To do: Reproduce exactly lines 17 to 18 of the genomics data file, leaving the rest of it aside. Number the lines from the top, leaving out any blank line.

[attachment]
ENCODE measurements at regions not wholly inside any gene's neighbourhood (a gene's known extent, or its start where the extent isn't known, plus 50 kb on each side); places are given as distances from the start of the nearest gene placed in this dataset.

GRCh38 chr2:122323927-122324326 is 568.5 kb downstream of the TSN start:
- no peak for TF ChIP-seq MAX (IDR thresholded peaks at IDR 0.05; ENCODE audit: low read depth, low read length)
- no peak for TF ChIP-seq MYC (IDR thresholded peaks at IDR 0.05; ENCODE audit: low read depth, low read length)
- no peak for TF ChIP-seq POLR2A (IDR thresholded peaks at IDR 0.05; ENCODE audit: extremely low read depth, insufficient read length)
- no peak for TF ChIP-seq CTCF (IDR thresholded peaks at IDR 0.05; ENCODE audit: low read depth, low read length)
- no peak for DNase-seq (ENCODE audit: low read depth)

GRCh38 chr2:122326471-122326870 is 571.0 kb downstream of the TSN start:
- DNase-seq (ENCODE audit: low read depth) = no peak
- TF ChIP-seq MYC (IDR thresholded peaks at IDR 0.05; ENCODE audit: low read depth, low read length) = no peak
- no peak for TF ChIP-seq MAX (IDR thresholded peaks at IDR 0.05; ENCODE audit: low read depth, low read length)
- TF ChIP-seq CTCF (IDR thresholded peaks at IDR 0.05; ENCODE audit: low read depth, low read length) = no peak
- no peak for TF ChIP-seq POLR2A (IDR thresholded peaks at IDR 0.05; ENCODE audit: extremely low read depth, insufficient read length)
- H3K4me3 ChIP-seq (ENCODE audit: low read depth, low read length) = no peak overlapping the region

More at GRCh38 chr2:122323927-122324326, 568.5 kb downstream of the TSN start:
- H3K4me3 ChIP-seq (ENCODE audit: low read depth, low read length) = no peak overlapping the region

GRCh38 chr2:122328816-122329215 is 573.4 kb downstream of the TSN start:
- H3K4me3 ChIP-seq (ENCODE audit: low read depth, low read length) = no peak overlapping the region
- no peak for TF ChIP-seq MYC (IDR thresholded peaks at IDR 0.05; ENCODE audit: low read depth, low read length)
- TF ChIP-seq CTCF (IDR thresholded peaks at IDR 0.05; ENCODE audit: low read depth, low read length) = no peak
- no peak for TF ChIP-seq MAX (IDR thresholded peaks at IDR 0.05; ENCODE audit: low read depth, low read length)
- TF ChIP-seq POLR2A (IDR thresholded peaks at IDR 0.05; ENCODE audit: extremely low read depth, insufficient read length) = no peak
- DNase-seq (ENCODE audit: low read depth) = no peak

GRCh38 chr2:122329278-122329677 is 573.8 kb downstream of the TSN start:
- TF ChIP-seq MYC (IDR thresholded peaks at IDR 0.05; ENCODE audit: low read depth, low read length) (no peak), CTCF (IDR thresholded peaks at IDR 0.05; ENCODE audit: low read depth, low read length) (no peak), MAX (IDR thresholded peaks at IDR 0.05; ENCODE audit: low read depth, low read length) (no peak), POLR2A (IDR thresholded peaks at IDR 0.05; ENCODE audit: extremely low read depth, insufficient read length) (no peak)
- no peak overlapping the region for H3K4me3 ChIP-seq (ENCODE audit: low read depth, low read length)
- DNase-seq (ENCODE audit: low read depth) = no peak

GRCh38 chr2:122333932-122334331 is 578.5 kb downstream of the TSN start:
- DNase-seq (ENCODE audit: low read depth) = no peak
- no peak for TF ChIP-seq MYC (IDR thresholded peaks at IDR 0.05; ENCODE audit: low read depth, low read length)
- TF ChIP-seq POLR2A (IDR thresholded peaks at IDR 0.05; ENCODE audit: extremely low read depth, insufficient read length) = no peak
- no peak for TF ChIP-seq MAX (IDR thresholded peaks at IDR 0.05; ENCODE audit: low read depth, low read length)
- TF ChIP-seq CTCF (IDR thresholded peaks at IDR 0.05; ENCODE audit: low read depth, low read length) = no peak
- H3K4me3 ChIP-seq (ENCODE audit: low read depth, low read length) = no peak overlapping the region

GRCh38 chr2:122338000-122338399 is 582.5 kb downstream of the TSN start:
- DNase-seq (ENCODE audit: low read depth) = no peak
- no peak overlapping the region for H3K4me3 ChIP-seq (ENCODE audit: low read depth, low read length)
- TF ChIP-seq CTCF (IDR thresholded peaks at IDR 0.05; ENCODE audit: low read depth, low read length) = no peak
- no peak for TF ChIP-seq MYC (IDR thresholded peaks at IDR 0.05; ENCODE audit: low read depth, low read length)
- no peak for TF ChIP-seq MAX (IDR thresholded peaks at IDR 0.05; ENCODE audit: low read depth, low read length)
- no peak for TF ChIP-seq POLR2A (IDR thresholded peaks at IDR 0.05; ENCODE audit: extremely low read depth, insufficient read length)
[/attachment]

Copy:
GRCh38 chr2:122328816-122329215 is 573.4 kb downstream of the TSN start:
- H3K4me3 ChIP-seq (ENCODE audit: low read depth, low read length) = no peak overlapping the region